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“No gods enclosed within walls” July 5, 2011

Posted by Jenny in ancient Rome, classical studies, history.
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Home of the Germanics ("Black Forest Valley" by Margret Hofheinz Doering)

This post is one of a series on “The Wilds of Germania,” based on writings by the Roman historian Tacitus.

It is hard enough to reach back through the darkness of time to the 1st century A.D., when Tacitus lived and wrote. But it is especially hard when trying to visualize the worlds that lay at the murky frontiers of the Roman Empire.

When we think of Germanic mythology or folk customs or beliefs, we tend to think of periods that came later, of the folk tales that were adapted by the Grimm brothers or the deities that Wagner took up in his Ring cycle and made into characters in a 15-hour opera performance. We are generally thinking of mythology from a period when at least a few things were put into writing and when beliefs were influenced by Christianity.

There was no writing in Germania. Many of the Germans wore skins rather than fabrics. They had the weapons of the Iron Age. To residents of the Mediterranean, these mysterious folk had seemed strange and frightening  ever since the time that Pytheas of Massalia first encountered them when he sailed along the northern coast of Europe around 320 B.C. Not much more was written until several centuries later, when Caesar and Pliny the Elder both mentioned them in their accounts and described the boundless Hercynian Forest in which many of them lived.

Tacitus took a special interest in the place and the people. Fascinated by their “wonderful savageness,” he wrote about them in a way strikingly balanced. He judged them to be in some ways slothful and gluttonous, but also brave in their warfare. He wrote about their customs in Germania and about their wars with the Romans in the Annals. He enjoyed comparing such cultures with that of his empire—not only the Germans but the British. Sometimes, in his scathing commentary, the foreigners came out looking better than the corrupt and decadent individuals among his fellow citizens. (His writing about Britain, Agricola, has famous examples of that.)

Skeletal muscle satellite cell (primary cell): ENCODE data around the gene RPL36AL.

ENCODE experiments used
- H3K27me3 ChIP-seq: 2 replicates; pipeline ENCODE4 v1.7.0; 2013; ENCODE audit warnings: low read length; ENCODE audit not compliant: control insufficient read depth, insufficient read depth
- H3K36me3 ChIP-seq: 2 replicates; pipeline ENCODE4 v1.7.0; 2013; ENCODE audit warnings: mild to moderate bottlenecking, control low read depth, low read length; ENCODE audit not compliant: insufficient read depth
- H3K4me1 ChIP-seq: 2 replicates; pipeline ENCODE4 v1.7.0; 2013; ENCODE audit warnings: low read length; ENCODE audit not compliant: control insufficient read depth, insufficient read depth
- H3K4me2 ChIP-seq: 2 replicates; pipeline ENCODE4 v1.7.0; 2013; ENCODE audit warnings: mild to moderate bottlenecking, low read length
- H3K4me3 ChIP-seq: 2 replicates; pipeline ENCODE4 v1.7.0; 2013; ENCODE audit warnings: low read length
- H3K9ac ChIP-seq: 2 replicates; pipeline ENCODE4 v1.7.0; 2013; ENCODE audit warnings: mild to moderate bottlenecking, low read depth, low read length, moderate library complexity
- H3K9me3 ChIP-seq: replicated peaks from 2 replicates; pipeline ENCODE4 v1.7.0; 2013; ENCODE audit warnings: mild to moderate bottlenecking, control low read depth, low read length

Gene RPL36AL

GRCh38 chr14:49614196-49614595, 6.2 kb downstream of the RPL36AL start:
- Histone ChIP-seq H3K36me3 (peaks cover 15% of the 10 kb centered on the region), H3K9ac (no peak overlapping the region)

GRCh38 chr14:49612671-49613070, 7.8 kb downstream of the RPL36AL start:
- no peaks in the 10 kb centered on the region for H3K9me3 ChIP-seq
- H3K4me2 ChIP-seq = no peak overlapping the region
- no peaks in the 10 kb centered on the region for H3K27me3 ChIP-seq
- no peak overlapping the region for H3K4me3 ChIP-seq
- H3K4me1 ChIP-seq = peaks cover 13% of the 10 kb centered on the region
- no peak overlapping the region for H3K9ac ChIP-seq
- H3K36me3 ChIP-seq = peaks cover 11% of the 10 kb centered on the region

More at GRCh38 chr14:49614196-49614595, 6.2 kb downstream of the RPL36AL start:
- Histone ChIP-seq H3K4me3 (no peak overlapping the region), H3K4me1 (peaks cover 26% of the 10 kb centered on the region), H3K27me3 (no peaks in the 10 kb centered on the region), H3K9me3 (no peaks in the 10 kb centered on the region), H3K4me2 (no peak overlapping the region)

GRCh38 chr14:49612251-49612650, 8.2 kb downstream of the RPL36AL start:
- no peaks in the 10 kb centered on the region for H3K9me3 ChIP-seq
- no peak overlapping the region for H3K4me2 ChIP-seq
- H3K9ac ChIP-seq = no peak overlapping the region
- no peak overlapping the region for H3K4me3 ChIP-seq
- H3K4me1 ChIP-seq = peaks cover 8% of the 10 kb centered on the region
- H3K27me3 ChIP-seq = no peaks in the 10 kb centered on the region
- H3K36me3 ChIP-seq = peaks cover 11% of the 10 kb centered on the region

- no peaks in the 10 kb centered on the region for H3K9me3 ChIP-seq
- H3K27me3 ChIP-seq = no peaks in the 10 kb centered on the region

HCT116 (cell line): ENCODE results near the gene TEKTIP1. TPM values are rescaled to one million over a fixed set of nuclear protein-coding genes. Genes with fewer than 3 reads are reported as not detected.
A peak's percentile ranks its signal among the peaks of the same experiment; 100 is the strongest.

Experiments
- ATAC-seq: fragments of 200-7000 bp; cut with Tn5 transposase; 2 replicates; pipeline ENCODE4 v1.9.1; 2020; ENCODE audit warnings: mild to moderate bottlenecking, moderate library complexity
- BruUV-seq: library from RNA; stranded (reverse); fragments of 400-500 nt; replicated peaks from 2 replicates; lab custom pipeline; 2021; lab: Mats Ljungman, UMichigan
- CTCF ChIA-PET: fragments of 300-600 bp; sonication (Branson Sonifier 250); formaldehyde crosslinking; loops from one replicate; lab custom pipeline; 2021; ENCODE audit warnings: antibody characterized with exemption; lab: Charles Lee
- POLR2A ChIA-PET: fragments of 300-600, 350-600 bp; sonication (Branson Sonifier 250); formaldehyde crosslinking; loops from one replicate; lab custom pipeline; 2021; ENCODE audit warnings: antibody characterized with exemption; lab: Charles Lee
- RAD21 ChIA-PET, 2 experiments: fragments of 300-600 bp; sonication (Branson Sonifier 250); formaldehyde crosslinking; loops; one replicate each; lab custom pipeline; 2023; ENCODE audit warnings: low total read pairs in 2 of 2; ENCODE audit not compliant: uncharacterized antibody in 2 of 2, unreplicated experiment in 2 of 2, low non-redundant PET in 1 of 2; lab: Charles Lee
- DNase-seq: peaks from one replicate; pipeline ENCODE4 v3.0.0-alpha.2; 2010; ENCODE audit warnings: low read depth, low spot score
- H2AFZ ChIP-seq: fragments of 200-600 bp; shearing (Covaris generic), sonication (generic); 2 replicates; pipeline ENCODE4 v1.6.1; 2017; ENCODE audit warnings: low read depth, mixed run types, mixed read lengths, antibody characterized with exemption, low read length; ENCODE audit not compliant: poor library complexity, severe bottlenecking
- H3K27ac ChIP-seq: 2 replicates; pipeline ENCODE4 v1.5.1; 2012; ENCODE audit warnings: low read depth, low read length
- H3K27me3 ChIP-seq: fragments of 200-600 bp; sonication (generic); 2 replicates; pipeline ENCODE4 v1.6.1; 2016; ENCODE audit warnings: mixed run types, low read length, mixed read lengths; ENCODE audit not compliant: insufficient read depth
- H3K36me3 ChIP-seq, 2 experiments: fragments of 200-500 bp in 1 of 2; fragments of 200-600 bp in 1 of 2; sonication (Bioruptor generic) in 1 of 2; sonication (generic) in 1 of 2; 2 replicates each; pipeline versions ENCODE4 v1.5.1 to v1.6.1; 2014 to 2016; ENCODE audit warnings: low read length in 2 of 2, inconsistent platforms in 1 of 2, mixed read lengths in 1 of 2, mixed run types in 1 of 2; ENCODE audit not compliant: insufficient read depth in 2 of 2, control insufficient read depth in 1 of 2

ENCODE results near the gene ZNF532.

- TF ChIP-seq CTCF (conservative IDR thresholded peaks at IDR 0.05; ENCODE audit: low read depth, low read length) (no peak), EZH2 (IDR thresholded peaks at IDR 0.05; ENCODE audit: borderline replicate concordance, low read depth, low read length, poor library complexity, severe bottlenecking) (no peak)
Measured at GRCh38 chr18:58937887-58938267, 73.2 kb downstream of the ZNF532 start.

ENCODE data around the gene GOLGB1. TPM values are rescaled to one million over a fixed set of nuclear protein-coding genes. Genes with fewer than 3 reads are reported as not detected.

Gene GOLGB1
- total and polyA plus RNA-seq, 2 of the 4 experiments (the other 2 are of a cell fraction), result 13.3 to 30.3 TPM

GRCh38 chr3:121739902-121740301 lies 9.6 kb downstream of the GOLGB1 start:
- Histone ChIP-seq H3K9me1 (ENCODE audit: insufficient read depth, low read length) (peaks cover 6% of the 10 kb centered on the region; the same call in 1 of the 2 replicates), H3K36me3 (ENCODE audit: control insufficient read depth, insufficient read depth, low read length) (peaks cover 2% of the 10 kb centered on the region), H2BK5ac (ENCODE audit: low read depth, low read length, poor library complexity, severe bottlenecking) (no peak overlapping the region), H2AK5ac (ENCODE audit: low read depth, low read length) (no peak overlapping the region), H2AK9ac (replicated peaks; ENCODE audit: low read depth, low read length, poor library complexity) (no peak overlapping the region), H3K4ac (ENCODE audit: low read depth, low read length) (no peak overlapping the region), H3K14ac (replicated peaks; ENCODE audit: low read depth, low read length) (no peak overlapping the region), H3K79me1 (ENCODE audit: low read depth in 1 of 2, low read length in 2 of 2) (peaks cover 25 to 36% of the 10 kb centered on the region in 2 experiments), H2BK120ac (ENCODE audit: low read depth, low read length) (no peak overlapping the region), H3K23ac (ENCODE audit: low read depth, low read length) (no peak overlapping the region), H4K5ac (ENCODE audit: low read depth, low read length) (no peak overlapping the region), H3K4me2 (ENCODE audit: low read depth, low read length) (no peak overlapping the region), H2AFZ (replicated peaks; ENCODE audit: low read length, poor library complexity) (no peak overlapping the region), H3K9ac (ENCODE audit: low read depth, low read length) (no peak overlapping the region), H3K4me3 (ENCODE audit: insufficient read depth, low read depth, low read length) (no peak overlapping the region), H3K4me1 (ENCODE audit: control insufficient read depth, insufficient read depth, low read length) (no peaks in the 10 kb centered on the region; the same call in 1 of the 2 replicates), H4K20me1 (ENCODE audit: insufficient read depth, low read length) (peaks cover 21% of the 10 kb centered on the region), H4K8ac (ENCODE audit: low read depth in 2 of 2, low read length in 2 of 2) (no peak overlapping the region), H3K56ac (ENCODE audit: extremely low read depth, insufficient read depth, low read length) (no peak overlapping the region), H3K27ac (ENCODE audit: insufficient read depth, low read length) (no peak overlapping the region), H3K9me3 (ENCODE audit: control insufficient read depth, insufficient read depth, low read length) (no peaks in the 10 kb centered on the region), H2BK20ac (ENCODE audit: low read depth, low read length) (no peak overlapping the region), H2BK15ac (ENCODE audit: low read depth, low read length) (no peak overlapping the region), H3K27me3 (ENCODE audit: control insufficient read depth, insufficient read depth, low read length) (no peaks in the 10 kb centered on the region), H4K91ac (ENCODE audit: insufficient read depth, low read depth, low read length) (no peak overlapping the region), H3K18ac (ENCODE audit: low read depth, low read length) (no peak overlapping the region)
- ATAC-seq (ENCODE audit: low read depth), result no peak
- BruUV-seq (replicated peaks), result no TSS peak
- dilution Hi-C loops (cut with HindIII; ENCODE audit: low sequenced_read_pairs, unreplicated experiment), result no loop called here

Pre-Migration Age Germania (click for zoom)

The Roman writers always emphasized the wildness of the area. (All quotations in italics below are from Germania, translated 1910 by Thomas Gordon.)

Their lands, however somewhat different in aspect, yet taken all together consist of gloomy forests or nasty marshes; lower and moister towards the confines of Gaul, more mountainous and windy towards Noricum and Pannonia; very apt to bear grain, but altogether unkindly to fruit trees; abounding in flocks and herds, but generally small of growth.

The people all had the same appearance, Tacitus said.

Hence amongst such a mighty multitude of men, the same make and form is found in all, eyes stern and blue, yellow hair, huge bodies, but vigorous only in the first onset. Of pains and labor they are not equally patient, nor can they at all endure thrift and heat.

Many used barter rather than coin.

The Germans adjoining to our frontiers value gold and silver for the purposes of commerce, and are wont to distinguish and prefer certain of our coins. They who live more remote are more primitive and simple in their dealings, and exchange one commodity for another.

In speaking of the Germanic divinities, Tacitus does not mention any of the ones we might think of: Wodan, Thor, Odin. He mentions a ballad in which

they celebrate Tuisto, a God sprung from the earth, and Mannus his son, as the fathers and founders of the nation.

But it appears they have borrowed some divinities from the Romans.

Of all the Gods, Mercury is he whom they worship most. To him on certain stated days it is lawful to offer even human victims. Hercules and Mars they appease with beasts…

The Germans practice worship in the open air.

They judge it altogether unsuitable to hold the gods enclosed within walls, or to represent them under any human likeness. They consecrate whole woods and groves, and by the names of the gods they call these recesses; divinities these, which in contemplation and mental reverence they behold.

Next to come: social customs of the Germans.

"Pine Trees" by Margret Hofheinz Doering